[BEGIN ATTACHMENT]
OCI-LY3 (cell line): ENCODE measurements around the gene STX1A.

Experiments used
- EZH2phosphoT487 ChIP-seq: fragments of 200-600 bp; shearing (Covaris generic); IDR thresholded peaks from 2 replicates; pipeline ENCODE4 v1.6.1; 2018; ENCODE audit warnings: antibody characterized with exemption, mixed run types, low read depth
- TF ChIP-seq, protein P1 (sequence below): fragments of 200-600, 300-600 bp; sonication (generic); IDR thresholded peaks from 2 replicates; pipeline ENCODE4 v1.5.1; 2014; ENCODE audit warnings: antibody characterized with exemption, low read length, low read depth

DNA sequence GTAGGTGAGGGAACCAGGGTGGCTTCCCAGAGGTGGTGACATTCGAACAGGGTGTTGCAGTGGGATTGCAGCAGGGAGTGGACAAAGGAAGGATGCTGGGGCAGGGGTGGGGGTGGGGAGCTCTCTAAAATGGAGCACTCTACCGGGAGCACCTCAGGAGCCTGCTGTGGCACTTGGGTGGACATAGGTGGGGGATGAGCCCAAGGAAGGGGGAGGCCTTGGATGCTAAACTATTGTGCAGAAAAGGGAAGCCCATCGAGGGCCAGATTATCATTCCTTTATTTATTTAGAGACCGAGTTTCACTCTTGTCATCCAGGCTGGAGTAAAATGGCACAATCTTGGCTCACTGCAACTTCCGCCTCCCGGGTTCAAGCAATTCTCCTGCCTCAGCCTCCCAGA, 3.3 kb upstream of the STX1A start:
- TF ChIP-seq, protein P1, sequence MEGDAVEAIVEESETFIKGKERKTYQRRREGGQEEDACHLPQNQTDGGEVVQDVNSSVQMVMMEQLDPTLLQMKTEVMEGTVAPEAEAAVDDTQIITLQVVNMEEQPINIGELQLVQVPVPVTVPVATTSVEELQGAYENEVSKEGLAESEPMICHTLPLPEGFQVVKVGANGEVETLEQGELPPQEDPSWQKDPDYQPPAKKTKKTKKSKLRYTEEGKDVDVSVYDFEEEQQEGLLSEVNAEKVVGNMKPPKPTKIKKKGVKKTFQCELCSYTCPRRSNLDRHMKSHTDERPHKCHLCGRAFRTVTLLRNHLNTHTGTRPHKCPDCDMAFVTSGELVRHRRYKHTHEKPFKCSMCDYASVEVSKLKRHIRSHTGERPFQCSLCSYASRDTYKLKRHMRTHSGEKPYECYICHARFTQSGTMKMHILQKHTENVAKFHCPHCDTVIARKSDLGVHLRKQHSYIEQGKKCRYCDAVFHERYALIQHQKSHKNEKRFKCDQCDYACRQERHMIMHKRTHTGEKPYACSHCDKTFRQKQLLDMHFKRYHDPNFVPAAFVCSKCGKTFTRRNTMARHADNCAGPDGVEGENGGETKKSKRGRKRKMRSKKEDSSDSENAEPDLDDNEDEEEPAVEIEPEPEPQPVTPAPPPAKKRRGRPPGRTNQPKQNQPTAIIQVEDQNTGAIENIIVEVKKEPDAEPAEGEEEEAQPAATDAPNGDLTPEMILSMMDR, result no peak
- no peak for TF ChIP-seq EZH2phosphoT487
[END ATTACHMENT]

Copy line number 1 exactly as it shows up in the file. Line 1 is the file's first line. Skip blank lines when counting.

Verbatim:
OCI-LY3 (cell line): ENCODE measurements around the gene STX1A.